In August of that year, a Congressional fact-finding committee alarmed by Mallan’s claims heard different from people who actually knew what they were talking about. William Pickering, head of the Jet Propulsion Laboratory in California, told the committee that the Goldstone tracking antenna had detected signals from a spacecraft moving away from the moon on January 4. According to the committee report, “Dr. Pickering said there was no doubt in his mind that the object being tracked was the Soviet Moon rocket.” None of the expert witnesses doubted it, in fact.
During the hearings Mallan’s patriotism even came into question, based on his past involvement with communist-sympathizing groups during the Spanish Civil War. Although the hearings put to rest any serious possibility of Luna 1 being a hoax, Mallan went on to a dubious career debunking (usually erroneously) other Russian space achievements.
As for the Russians, they scored again later that year with Luna 3, the first spacecraft to photograph the far side of the moon. Boris Chertok, a veteran of the cold war space race, wrote in his multi-volume memoir about those early days when his country was briefly ahead of the United States:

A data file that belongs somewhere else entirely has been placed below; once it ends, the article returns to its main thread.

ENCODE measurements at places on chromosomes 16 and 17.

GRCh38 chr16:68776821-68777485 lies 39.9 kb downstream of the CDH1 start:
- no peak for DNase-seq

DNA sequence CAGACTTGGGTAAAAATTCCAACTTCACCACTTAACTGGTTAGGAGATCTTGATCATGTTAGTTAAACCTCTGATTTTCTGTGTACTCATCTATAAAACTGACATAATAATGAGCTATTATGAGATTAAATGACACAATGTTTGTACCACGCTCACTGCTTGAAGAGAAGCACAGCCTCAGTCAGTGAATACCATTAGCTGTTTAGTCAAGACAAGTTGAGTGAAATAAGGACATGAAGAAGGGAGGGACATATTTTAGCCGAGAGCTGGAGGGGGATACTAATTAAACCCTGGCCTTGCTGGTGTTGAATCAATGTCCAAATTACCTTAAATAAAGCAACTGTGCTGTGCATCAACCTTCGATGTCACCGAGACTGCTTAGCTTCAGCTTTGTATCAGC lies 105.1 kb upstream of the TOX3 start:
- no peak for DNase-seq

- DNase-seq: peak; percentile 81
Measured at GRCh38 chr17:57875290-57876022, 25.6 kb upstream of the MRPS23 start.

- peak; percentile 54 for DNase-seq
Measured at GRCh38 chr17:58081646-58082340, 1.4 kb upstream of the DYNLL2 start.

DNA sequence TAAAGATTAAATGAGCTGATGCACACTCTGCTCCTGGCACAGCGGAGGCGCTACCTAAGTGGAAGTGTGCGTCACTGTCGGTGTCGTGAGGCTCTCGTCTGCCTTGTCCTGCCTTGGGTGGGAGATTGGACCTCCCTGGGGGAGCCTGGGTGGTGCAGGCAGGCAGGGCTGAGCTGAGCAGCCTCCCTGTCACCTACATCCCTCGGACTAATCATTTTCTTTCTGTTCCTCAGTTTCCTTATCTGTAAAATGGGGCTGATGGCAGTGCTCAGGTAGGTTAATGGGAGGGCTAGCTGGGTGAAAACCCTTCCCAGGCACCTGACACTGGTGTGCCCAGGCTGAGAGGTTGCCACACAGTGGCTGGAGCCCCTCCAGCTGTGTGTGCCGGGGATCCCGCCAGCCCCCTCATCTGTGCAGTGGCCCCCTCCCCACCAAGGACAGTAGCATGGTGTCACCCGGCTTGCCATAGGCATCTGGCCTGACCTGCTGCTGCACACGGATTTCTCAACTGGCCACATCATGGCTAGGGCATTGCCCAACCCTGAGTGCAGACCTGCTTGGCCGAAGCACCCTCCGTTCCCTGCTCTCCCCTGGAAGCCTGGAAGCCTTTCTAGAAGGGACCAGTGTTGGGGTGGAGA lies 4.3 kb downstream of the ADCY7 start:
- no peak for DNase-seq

You can criticize the utopian plans for building communism, the trampling of human rights, and the Communist Party’s dictatorship in a totalitarian state all you want. But it is impossible to erase from the history of the Khrushchev era the favorable conditions created for developing cosmonautics and its related sciences. Cosmonautics did not arise simply from militarization, and its aims were more than purely propagandistic. During the first post-Sputnik years, the foundations were laid for truly scientific research in space, serving the interest of all humankind. All Soviet people, not just those of us who were directly involved in the missile and space programs, felt proud and were thrilled to be citizens of the country that was blazing the trail for the human race into the cosmos.